Andrew GEORGE, Plaintiff-Appellant, v. U.S. EQUAL EMPLOYMENT OPPORTUNITY COMMISSION, Defendant-Appellee.
Andrew George, pro se, sued the Equal Employment Opportunity Commission (“EEOC”), the EEOC District Director, and three EEOC investigators, alleging that his claims against his employer were handled by the EEOC in a discriminatory manner. George paid the filing fee in connection with this action. The district court dismissed the action sua sponte, reasoning that the defendants were immune from suit and that Title VII of the Civil Rights Act (“Title VII”) provides no express or implied cause of action against the EEOC for claims that it failed to properly investigate or process an employment discrimination charge. The district court also denied George’s motion for reconsideration, stating that George failed to demonstrate that the court overlooked any controlling decisions or factual matters. George appeals from the orders dismissing his action sua sponte and denying his motion for reconsideration. We assume the parties’ familiarity with the underlying facts, the procedural history of the case, and the issues on appeal.
While this Court “liberally construe[s] pleadings and briefs submitted by pro se litigants, reading such submissions to raise the strongest arguments they suggest,” McLeod v. Jewish Guild for the Blind, 864 F.3d 154, 156 (2d Cir. 2017) (per curiam) (internal quotation marks omitted), pro se appellants must still comply with Federal Rule of Appellate Procedure 28(a), which “requires appellants in their briefs to provide the court with a clear statement of the issues on appeal.” Moates v. Barkley, 147 F.3d 207, 209 (2d Cir. 1998) (per curiam). Despite affording pro se litigants “some latitude in meeting the rules governing litigation,” the Court “normally will not[ ] decide issues that a party fails to raise in his or her appellate brief.” Id.; see also Terry v. Inc. Village of Patchogue, 826 F.3d 631, 632–33 (2d Cir. 2016) (“Although we accord filings from pro se litigants a high degree of solicitude, even a litigant representing himself is obliged to set out identifiable arguments in his principal brief.” (internal quotations marks omitted)); Norton v. Sam’s Club, 145 F.3d 114, 117 (2d Cir. 1998) (“Issues not sufficiently argued in the briefs are considered waived and normally will not be addressed on appeal.”); LoSacco v. City of Middletown, 71 F.3d 88, 93 (2d Cir. 1995) (“[W]e need not manufacture claims of error for an appellant proceeding pro se․”).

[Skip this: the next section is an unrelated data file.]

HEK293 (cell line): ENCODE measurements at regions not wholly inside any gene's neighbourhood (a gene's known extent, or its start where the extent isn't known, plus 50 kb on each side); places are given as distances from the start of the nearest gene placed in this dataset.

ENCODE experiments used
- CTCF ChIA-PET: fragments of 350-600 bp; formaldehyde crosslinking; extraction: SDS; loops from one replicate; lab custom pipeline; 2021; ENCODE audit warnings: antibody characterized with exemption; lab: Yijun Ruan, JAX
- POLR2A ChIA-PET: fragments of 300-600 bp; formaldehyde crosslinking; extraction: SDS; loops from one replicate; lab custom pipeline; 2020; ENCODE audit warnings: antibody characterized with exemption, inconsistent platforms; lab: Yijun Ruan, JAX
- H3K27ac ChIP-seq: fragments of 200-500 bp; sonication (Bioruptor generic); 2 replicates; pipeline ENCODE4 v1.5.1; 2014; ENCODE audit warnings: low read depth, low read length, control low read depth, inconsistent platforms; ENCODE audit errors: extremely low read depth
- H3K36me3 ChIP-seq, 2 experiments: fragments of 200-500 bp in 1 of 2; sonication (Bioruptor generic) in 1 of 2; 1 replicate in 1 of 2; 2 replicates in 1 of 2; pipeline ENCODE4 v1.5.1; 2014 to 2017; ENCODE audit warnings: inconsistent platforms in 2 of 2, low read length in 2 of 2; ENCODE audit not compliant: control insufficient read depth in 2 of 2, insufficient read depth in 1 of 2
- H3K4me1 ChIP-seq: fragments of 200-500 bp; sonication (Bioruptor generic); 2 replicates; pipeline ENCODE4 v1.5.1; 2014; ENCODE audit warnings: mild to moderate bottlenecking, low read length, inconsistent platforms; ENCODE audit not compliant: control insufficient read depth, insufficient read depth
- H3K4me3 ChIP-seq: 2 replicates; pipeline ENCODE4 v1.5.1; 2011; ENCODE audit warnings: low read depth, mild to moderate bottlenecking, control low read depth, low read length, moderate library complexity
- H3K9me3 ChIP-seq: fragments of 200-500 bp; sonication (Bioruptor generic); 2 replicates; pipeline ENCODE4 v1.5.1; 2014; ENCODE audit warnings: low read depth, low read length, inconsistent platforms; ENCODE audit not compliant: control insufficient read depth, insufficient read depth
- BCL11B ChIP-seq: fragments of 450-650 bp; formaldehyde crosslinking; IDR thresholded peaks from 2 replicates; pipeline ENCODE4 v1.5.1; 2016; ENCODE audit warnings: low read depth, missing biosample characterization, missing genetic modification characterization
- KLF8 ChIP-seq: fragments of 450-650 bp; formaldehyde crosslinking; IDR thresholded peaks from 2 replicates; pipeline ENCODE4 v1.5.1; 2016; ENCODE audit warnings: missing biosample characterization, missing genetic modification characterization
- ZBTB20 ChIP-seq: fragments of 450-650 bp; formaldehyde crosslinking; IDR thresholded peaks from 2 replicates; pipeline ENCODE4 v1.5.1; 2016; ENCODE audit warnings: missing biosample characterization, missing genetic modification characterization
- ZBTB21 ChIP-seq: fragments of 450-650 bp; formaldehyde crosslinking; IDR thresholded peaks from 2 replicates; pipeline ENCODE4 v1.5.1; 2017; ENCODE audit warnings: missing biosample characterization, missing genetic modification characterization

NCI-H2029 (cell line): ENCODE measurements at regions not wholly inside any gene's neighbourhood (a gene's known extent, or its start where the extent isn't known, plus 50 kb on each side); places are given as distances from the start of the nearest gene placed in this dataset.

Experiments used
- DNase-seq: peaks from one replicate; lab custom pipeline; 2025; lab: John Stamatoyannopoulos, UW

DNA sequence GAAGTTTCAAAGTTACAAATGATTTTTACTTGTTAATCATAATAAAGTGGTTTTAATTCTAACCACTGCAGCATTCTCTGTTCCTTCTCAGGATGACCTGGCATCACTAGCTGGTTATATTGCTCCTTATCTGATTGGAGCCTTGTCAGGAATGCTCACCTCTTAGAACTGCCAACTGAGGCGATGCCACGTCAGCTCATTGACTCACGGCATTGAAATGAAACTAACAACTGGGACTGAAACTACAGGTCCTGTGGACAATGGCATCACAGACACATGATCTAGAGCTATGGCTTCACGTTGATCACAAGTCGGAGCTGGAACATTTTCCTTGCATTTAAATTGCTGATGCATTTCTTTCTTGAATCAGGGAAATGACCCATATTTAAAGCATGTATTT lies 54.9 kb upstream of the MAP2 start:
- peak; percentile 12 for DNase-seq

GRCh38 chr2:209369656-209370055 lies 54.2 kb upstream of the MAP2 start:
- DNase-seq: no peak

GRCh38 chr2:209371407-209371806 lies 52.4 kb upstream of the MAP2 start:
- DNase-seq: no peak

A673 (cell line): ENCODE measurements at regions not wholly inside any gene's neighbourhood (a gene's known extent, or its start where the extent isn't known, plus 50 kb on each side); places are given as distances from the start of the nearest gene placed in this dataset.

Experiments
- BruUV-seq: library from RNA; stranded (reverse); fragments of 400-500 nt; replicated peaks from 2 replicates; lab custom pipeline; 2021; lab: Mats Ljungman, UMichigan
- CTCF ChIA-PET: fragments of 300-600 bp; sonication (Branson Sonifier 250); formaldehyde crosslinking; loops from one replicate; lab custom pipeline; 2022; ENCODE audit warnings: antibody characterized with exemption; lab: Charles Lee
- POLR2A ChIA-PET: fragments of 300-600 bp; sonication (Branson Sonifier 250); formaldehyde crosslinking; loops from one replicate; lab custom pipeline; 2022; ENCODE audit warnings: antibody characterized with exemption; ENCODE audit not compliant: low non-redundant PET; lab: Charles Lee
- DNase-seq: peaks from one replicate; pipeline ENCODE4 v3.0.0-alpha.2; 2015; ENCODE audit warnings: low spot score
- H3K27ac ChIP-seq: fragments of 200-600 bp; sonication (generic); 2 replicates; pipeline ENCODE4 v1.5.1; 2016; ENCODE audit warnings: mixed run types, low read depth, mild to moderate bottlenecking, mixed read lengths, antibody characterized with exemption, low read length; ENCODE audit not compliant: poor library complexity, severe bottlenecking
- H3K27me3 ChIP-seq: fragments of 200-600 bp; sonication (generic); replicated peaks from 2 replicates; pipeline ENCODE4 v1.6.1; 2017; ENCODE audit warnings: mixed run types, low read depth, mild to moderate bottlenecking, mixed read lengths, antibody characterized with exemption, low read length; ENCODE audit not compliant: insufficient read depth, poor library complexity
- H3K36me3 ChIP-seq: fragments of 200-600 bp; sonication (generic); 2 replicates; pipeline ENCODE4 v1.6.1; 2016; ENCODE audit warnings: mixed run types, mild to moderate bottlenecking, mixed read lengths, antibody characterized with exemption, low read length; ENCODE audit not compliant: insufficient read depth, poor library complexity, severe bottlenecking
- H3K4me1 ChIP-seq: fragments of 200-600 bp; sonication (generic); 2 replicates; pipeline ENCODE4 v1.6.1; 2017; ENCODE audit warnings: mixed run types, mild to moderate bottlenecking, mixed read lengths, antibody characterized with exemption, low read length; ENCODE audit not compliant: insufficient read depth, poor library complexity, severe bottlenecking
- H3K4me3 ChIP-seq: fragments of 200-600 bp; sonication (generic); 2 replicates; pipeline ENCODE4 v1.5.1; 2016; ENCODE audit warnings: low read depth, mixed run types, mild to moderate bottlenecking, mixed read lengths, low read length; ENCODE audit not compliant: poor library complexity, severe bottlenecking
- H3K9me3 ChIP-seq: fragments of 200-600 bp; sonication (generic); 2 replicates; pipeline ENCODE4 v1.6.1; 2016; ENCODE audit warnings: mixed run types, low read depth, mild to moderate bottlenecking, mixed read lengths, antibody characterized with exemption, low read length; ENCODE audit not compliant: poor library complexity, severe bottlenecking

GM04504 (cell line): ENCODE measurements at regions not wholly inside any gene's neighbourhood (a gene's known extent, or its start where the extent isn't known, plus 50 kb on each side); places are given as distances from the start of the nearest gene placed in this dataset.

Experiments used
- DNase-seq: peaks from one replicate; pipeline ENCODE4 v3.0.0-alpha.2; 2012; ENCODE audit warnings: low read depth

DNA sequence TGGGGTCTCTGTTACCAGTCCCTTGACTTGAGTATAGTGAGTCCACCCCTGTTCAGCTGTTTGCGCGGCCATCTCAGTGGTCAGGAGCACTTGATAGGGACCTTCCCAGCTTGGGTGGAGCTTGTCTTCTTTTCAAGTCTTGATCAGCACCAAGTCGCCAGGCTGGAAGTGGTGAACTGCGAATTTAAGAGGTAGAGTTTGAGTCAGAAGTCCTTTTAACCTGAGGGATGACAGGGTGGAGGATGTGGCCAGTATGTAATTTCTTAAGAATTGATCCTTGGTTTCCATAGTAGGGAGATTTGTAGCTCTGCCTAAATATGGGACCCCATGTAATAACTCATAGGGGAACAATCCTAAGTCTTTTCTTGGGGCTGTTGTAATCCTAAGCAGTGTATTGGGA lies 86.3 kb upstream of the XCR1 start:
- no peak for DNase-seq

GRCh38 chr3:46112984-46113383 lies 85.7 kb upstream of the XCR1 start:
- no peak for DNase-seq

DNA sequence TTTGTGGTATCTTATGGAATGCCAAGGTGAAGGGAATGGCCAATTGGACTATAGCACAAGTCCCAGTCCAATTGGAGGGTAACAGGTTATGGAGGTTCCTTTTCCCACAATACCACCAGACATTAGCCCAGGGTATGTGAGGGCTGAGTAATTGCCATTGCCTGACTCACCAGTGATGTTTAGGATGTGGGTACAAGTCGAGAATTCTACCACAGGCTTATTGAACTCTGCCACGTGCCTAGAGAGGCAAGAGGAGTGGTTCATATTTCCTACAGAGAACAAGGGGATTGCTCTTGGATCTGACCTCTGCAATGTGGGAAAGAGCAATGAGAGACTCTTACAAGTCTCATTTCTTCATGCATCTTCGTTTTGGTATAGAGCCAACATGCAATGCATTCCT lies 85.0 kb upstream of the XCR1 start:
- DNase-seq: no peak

George’s argument on appeal focuses solely on reasserting the errors allegedly made by the EEOC. His brief does not contain any argument that the district court erred in sua sponte dismissing his complaint or in denying his motion for reconsideration, as required under the federal rules. See Fed. R. App. P. 28(a). Because George’s appellate brief fails to challenge either the basis for the district court’s sua sponte dismissal of his complaint or the denial of reconsideration, we find that he has abandoned such challenges on appeal. See Terry, 826 F.3d at 632–33; LoSacco, 71 F.3d at 93.
We have considered all of George’s remaining arguments and find them to be without merit. For the foregoing reasons, the judgment of the district court is AFFIRMED.